Monitoring yield and fruit quality parameters in open-canopy tree crops under water stress. Implications for ASTER

Monitoring yield and fruit quality parameters in open-canopy tree crops under water stress.... Work on water stress detection at tree and orchard levels using a high-spatial airborne thermal sensor is presented, showing its connection with yield and some fruit quality indicators in olive and peach commercial orchards under different irrigation regimes. Two airborne campaigns were conducted with the Airborne Hyperspectral Scanner (AHS) over olive and peach orchards located in Córdoba, southern Spain. The AHS sensor was flown at three different times on 25 July 2004 and 16 July 2005, collecting 2 m spatial resolution imagery in 80 spectral bands in the 0.43–12.5 μm spectral range. Thermal bands were assessed for the retrieval of land surface temperature using the split-window algorithm and TES ( Temperature-Emissivity-Separation ) method, separating pure crowns from shadows and sunlit soil pixels using the reflectance bands. Stem water potential and stomatal conductance were measured on selected trees at the time of airborne flights over the orchards. Tree fruit yield and quality parameters such as oil, weight and water content (for the olive trees), and fruit volume and weight (for the peach trees) were obtained at harvest and through laboratory analysis. Relationships between airborne-estimated crown temperature minus air temperature and stem water potential yielded r 2 = 0.5 (12:30 GMT) at the olive tree level, and r 2 = 0.81 (9:00 GMT) at the treatment level in peach trees. These results demonstrate that water stress can be detected at the crown level even under the usual water management conditions of commercial orchards. Regressions of yield and fruit quality against remote sensing estimates of crown temperature as an indicator of water stress, yielded r 2 = 0.95 (olive fruit water content) and r 2 = 0.94 (peach fruit mean diameter). These results suggest that high-spatial remote sensing thermal imagery has potential as an indicator of some fruit quality parameters for crop field segmentation and irrigation management purposes. A simulation study using ASTER spectral bands and aggregated pixels for stress detection as a function of irrigation level was conducted in order to study the applicability of medium resolution thermal sensors for the global monitoring of open-canopy tree crops. The determination coefficients obtained between the ASTER-simulated canopy temperature minus air temperature and stem water potential yielded r 2 = 0.58 (12:30 GMT) for olive trees, suggesting the potential for extrapolating these methods to ASTER satellite for global monitoring of open tree canopies. http://www.deepdyve.com/assets/images/DeepDyve-Logo-lg.png Remote Sensing of Environment Elsevier

Monitoring yield and fruit quality parameters in open-canopy tree crops under water stress. Implications for ASTER

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Publisher
Elsevier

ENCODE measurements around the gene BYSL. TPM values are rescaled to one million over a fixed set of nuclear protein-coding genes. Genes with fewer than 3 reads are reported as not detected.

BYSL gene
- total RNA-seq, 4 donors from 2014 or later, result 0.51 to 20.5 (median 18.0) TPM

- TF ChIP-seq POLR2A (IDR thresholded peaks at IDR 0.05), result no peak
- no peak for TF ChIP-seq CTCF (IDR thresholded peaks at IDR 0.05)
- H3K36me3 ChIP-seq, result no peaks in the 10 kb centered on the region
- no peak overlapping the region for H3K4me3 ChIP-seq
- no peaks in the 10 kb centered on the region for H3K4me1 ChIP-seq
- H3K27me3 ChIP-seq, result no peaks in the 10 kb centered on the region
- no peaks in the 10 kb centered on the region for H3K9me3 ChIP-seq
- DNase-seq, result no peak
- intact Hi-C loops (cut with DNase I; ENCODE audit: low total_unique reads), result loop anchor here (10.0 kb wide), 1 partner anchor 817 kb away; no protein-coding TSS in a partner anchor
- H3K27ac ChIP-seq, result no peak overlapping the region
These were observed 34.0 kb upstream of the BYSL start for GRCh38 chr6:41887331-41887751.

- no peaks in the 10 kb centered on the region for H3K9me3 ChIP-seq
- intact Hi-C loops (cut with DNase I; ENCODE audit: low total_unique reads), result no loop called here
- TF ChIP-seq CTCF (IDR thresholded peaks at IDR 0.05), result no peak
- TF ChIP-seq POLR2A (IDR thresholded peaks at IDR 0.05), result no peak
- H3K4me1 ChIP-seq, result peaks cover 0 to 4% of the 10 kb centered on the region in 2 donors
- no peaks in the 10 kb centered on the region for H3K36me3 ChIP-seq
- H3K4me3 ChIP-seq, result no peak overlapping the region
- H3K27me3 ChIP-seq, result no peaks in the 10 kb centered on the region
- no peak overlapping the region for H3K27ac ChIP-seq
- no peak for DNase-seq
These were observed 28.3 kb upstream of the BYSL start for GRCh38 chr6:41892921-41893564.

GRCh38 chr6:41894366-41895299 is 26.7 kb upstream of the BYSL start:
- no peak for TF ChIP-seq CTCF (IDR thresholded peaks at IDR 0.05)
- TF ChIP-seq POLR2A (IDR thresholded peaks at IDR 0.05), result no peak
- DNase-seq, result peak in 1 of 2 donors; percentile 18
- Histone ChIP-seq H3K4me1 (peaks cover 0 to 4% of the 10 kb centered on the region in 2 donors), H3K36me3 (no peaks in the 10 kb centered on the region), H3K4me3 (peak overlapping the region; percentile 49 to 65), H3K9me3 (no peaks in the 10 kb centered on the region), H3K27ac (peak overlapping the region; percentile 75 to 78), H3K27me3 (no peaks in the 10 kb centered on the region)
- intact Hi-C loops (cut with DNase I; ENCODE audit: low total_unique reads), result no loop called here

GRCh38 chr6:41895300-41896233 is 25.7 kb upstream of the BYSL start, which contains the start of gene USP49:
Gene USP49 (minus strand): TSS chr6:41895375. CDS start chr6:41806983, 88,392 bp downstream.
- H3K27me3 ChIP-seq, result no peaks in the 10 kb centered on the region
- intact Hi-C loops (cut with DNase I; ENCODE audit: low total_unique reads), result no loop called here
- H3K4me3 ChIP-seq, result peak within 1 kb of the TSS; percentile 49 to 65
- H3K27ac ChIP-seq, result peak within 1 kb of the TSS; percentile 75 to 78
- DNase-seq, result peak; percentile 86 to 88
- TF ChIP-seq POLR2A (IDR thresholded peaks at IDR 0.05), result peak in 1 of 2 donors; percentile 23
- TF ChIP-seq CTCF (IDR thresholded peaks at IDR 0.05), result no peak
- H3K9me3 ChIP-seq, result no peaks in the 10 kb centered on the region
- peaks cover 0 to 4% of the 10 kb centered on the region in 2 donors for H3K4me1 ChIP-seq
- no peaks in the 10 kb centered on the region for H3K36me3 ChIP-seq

Copyright
Copyright © 2006 Elsevier Inc.
ISSN
0034-4257
DOI
10.1016/j.rse.2006.09.014
Publisher site
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Abstract

Work on water stress detection at tree and orchard levels using a high-spatial airborne thermal sensor is presented, showing its connection with yield and some fruit quality indicators in olive and peach commercial orchards under different irrigation regimes. Two airborne campaigns were conducted with the Airborne Hyperspectral Scanner (AHS) over olive and peach orchards located in Córdoba, southern Spain. The AHS sensor was flown at three different times on 25 July 2004 and 16 July 2005, collecting 2 m spatial resolution imagery in 80 spectral bands in the 0.43–12.5 μm spectral range. Thermal bands were assessed for the retrieval of land surface temperature using the split-window algorithm and TES ( Temperature-Emissivity-Separation ) method, separating pure crowns from shadows and sunlit soil pixels using the reflectance bands. Stem water potential and stomatal conductance were measured on selected trees at the time of airborne flights over the orchards. Tree fruit yield and quality parameters such as oil, weight and water content (for the olive trees), and fruit volume and weight (for the peach trees) were obtained at harvest and through laboratory analysis. Relationships between airborne-estimated crown temperature minus air temperature and stem water potential yielded r 2 = 0.5 (12:30 GMT) at the olive tree level, and r 2 = 0.81 (9:00 GMT) at the treatment level in peach trees. These results demonstrate that water stress can be detected at the crown level even under the usual water management conditions of commercial orchards. Regressions of yield and fruit quality against remote sensing estimates of crown temperature as an indicator of water stress, yielded r 2 = 0.95 (olive fruit water content) and r 2 = 0.94 (peach fruit mean diameter). These results suggest that high-spatial remote sensing thermal imagery has potential as an indicator of some fruit quality parameters for crop field segmentation and irrigation management purposes. A simulation study using ASTER spectral bands and aggregated pixels for stress detection as a function of irrigation level was conducted in order to study the applicability of medium resolution thermal sensors for the global monitoring of open-canopy tree crops. The determination coefficients obtained between the ASTER-simulated canopy temperature minus air temperature and stem water potential yielded r 2 = 0.58 (12:30 GMT) for olive trees, suggesting the potential for extrapolating these methods to ASTER satellite for global monitoring of open tree canopies.

Journal

Remote Sensing of EnvironmentElsevier

Published: Apr 12, 2007

References

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